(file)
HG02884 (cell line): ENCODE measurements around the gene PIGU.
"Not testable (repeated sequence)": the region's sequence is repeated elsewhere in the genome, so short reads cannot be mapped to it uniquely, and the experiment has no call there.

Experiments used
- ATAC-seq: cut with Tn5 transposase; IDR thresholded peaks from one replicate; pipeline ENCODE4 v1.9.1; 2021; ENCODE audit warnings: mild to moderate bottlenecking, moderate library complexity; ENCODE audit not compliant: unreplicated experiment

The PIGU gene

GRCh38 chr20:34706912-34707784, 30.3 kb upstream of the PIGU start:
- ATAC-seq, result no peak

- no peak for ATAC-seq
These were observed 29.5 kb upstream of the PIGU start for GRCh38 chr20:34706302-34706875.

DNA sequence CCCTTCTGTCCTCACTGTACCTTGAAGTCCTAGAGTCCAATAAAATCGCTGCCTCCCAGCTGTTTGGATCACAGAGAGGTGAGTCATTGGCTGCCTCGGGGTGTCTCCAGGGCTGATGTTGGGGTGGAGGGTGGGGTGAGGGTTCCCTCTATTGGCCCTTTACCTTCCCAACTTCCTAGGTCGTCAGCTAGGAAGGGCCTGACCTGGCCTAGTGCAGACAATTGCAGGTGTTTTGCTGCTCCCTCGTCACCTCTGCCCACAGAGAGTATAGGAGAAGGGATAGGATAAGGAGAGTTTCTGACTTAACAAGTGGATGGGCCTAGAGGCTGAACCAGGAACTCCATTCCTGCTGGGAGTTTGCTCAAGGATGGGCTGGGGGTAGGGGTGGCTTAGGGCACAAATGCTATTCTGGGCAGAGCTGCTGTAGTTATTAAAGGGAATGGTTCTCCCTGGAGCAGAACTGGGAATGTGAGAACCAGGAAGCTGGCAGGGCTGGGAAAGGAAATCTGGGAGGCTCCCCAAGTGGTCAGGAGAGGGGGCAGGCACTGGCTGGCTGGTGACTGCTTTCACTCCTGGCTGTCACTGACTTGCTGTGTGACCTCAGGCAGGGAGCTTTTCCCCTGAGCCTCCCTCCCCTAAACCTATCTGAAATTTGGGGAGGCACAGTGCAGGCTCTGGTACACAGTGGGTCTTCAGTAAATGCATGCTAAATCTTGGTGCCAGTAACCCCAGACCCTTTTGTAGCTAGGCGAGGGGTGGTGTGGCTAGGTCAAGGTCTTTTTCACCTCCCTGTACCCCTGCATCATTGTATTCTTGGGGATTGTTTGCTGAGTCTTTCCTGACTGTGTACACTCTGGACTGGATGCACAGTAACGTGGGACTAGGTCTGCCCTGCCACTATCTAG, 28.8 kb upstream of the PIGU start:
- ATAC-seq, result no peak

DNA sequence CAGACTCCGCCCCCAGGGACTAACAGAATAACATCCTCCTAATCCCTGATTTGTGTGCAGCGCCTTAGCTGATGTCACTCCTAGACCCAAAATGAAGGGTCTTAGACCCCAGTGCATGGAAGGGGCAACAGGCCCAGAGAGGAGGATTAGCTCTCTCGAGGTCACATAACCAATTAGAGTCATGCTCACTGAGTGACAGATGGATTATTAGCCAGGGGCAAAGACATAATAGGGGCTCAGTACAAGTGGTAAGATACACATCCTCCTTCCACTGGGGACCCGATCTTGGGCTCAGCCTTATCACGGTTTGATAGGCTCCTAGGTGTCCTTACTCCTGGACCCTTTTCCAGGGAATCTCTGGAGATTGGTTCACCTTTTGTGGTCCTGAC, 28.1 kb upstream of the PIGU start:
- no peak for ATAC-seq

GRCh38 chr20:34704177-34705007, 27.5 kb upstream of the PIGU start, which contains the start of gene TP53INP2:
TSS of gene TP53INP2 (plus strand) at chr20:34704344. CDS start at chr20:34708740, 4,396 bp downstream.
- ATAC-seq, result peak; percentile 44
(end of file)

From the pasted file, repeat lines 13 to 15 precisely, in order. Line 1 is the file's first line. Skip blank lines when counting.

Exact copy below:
- no peak for ATAC-seq

GRCh38 chr20:34704177-34705007, 27.5 kb upstream of the PIGU start, which contains the start of gene TP53INP2:
TSS of gene TP53INP2 (plus strand) at chr20:34704344. CDS start at chr20:34708740, 4,396 bp downstream.